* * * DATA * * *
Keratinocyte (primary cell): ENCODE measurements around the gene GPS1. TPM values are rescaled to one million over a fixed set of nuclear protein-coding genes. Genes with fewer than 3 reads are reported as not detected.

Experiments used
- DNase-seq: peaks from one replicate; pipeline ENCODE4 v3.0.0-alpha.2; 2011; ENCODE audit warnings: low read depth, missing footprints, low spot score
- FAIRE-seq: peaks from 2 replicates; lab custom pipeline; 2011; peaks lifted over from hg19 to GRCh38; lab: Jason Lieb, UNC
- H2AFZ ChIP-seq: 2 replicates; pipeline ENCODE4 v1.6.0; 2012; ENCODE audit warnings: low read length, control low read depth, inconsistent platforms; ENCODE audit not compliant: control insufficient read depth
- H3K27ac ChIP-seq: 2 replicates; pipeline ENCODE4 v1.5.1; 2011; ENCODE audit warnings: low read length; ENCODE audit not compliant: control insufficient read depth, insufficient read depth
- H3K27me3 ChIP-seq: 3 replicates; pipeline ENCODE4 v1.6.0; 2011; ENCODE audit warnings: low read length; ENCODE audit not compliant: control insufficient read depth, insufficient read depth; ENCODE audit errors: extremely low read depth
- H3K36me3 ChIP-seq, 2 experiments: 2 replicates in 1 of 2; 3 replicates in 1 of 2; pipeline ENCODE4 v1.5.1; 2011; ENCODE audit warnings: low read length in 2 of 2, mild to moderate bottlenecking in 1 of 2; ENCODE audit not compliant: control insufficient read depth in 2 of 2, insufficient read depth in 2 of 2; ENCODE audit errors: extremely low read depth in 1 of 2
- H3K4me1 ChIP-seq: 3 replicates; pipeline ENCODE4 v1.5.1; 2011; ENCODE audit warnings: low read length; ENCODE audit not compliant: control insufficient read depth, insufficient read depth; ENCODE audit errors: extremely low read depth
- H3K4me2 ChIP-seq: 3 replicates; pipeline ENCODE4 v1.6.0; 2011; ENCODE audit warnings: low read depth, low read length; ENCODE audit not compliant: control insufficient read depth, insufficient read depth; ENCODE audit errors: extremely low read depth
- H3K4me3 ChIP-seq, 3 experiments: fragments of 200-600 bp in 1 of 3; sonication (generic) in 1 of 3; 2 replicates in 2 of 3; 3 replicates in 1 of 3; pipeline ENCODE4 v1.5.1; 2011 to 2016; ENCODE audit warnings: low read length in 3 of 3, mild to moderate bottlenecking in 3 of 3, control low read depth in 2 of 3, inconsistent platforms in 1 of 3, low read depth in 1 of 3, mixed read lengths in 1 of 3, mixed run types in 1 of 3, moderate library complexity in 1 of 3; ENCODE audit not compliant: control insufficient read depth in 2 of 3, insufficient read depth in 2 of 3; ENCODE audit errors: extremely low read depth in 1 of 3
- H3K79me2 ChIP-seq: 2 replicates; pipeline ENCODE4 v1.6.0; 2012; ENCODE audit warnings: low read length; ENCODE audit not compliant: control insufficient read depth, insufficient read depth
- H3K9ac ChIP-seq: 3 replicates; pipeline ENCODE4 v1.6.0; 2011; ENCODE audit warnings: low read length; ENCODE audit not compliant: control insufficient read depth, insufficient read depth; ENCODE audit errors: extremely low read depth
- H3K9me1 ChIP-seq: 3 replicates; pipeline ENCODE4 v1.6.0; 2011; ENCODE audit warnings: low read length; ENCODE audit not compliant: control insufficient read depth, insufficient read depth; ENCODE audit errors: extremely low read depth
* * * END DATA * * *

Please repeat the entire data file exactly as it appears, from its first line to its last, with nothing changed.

Keratinocyte (primary cell): ENCODE measurements around the gene GPS1. TPM values are rescaled to one million over a fixed set of nuclear protein-coding genes. Genes with fewer than 3 reads are reported as not detected.

Experiments used
- DNase-seq: peaks from one replicate; pipeline ENCODE4 v3.0.0-alpha.2; 2011; ENCODE audit warnings: low read depth, missing footprints, low spot score
- FAIRE-seq: peaks from 2 replicates; lab custom pipeline; 2011; peaks lifted over from hg19 to GRCh38; lab: Jason Lieb, UNC
- H2AFZ ChIP-seq: 2 replicates; pipeline ENCODE4 v1.6.0; 2012; ENCODE audit warnings: low read length, control low read depth, inconsistent platforms; ENCODE audit not compliant: control insufficient read depth
- H3K27ac ChIP-seq: 2 replicates; pipeline ENCODE4 v1.5.1; 2011; ENCODE audit warnings: low read length; ENCODE audit not compliant: control insufficient read depth, insufficient read depth
- H3K27me3 ChIP-seq: 3 replicates; pipeline ENCODE4 v1.6.0; 2011; ENCODE audit warnings: low read length; ENCODE audit not compliant: control insufficient read depth, insufficient read depth; ENCODE audit errors: extremely low read depth
- H3K36me3 ChIP-seq, 2 experiments: 2 replicates in 1 of 2; 3 replicates in 1 of 2; pipeline ENCODE4 v1.5.1; 2011; ENCODE audit warnings: low read length in 2 of 2, mild to moderate bottlenecking in 1 of 2; ENCODE audit not compliant: control insufficient read depth in 2 of 2, insufficient read depth in 2 of 2; ENCODE audit errors: extremely low read depth in 1 of 2
- H3K4me1 ChIP-seq: 3 replicates; pipeline ENCODE4 v1.5.1; 2011; ENCODE audit warnings: low read length; ENCODE audit not compliant: control insufficient read depth, insufficient read depth; ENCODE audit errors: extremely low read depth
- H3K4me2 ChIP-seq: 3 replicates; pipeline ENCODE4 v1.6.0; 2011; ENCODE audit warnings: low read depth, low read length; ENCODE audit not compliant: control insufficient read depth, insufficient read depth; ENCODE audit errors: extremely low read depth
- H3K4me3 ChIP-seq, 3 experiments: fragments of 200-600 bp in 1 of 3; sonication (generic) in 1 of 3; 2 replicates in 2 of 3; 3 replicates in 1 of 3; pipeline ENCODE4 v1.5.1; 2011 to 2016; ENCODE audit warnings: low read length in 3 of 3, mild to moderate bottlenecking in 3 of 3, control low read depth in 2 of 3, inconsistent platforms in 1 of 3, low read depth in 1 of 3, mixed read lengths in 1 of 3, mixed run types in 1 of 3, moderate library complexity in 1 of 3; ENCODE audit not compliant: control insufficient read depth in 2 of 3, insufficient read depth in 2 of 3; ENCODE audit errors: extremely low read depth in 1 of 3
- H3K79me2 ChIP-seq: 2 replicates; pipeline ENCODE4 v1.6.0; 2012; ENCODE audit warnings: low read length; ENCODE audit not compliant: control insufficient read depth, insufficient read depth
- H3K9ac ChIP-seq: 3 replicates; pipeline ENCODE4 v1.6.0; 2011; ENCODE audit warnings: low read length; ENCODE audit not compliant: control insufficient read depth, insufficient read depth; ENCODE audit errors: extremely low read depth
- H3K9me1 ChIP-seq: 3 replicates; pipeline ENCODE4 v1.6.0; 2011; ENCODE audit warnings: low read length; ENCODE audit not compliant: control insufficient read depth, insufficient read depth; ENCODE audit errors: extremely low read depth